Source: Refinitiv, IG
For banks’ key component of interest income, this had perhaps had a mixed impact. On one hand, against the backdrop of the uncertain trade climate, economic performance deterioration for the Asia region had weighed on business and market confidence leading to subdued loan growth. Average loan growth in Q4 was seen remaining in low single-digit growth at 2.9%. On the other hand, this weakness had invited central bankers to act early in support of the economy with the Federal Reserve cutting rates for the third and last time for 2019 in October. Alongside the Fed, various Asia central banks had also correspondingly eased monetary policy seeing to stabilisation of economic conditions into the yearend. This however serves as a double-edged sword with net interest margin – which is the difference between the interest income and the amount paid out to lenders – being squeezed as well. Singapore’s 3-month SIBOR had declined from around 1.88% in September to around 1.77% in December with Fed funds rate.
That said, the above may not come as a surprise with guidance from banks’ management having pre-empted this expectation of lowered net interest margins. DBS, which is the first to report, had placed this expected decline at around 7 basis points for the whole of 2020 in their Q3 2019 results presentation, having also alluded to the expectation of low-single digit growth, which may be the new normal from here. The good news may also be the limited likelihood of the Fed further lowering interest rates in the 2020 election year.
Broadly on non-interest income, fees are expected to come in with the seasonal Q4 weakness while little expectations are present for significant asset deterioration despite the risk off mood that had plagued markets for a good portion of the quarter.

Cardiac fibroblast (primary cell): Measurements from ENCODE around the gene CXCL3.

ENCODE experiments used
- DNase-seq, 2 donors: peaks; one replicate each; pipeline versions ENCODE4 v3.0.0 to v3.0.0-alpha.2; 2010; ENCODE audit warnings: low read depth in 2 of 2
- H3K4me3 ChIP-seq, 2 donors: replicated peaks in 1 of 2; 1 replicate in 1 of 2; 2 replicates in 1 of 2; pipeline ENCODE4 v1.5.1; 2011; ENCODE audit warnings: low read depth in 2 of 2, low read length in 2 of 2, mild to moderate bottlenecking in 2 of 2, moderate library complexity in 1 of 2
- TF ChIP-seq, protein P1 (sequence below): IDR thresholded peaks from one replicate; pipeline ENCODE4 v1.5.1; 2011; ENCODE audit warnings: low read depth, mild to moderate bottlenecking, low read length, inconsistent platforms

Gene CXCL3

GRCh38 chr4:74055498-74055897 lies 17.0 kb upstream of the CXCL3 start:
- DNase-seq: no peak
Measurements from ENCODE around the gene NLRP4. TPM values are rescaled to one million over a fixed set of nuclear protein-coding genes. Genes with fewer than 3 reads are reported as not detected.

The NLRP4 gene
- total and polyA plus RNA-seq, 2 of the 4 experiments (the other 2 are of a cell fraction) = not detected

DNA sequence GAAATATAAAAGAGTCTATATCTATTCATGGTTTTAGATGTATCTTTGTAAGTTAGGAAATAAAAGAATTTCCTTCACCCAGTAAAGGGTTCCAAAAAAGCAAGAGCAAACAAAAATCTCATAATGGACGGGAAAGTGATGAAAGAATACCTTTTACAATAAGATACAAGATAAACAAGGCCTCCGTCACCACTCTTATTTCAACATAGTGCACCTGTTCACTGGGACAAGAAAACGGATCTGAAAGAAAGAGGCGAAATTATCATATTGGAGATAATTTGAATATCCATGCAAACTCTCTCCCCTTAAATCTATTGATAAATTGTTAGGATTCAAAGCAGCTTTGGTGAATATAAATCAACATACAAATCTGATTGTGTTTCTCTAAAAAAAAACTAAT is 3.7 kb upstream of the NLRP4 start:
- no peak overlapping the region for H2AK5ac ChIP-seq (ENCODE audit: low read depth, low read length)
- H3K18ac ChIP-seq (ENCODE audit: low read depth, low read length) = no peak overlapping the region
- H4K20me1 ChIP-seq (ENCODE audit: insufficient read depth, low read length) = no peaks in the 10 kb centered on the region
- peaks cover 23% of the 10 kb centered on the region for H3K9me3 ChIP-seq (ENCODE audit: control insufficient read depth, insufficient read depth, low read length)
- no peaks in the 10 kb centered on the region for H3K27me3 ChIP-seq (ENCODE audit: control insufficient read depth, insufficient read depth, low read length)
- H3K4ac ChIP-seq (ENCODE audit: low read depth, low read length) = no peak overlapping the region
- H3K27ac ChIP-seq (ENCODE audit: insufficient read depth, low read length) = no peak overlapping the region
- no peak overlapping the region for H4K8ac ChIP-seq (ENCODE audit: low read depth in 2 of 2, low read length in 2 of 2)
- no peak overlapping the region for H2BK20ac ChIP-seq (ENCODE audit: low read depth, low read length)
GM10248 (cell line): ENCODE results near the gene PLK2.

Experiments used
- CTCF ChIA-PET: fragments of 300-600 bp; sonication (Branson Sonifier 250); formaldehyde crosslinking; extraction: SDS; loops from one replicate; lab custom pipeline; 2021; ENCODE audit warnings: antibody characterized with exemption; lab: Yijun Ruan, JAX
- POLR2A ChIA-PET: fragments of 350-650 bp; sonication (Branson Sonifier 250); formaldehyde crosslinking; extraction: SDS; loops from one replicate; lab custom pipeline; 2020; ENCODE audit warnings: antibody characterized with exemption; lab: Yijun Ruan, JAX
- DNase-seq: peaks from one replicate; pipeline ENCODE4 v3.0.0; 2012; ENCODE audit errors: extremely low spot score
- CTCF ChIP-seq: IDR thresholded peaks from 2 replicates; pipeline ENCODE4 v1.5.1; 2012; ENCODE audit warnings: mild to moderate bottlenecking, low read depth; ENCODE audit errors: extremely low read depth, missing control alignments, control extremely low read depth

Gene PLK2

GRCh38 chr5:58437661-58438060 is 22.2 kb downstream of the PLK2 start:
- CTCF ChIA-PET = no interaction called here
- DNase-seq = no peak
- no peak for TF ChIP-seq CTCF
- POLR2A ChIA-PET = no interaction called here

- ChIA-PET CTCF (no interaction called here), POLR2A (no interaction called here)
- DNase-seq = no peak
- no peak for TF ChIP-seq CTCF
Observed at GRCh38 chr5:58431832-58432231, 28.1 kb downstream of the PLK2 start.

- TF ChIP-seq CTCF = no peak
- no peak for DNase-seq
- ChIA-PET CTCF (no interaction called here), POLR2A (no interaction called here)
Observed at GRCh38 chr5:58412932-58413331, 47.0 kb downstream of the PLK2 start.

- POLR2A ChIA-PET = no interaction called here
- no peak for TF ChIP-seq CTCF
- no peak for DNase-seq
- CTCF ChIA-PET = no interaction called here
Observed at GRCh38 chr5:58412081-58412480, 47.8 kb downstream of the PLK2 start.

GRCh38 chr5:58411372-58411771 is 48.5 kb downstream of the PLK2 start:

Guidance from management will be key
Moving forward, guidance may once again be key here as the market grapple with the uncertain impact from the 2019-nCov situation or better known as the coronavirus. As the headlines have suggested, the coronavirus had thus far claimed more lives than the 2003 SARS virus as of early-February, saw to cities undergoing lockdown and disrupted air travel from the biggest tourism market to many parts of the world including Singapore.
The current duration in which the coronavirus had affected the Chinese economy and the region may be regarded as slight at present, but it will no longer be immaterial if the magnitude and duration of the impact continue to increase exponentially. The fortunate development had been the quick response from authorities, but for bank earnings that are intertwined with the macroeconomic environment, the outlook will be key.
The local Straits Times Index had taken a beating in the immediate week after concerns erupted, falling 2.7% in the week after the Chinese New Year holidays. The issue may remain a key factor guiding the broad market sentiment alongside earnings performance in week, but any provision of a softer guidance could bring about further pressure for prices.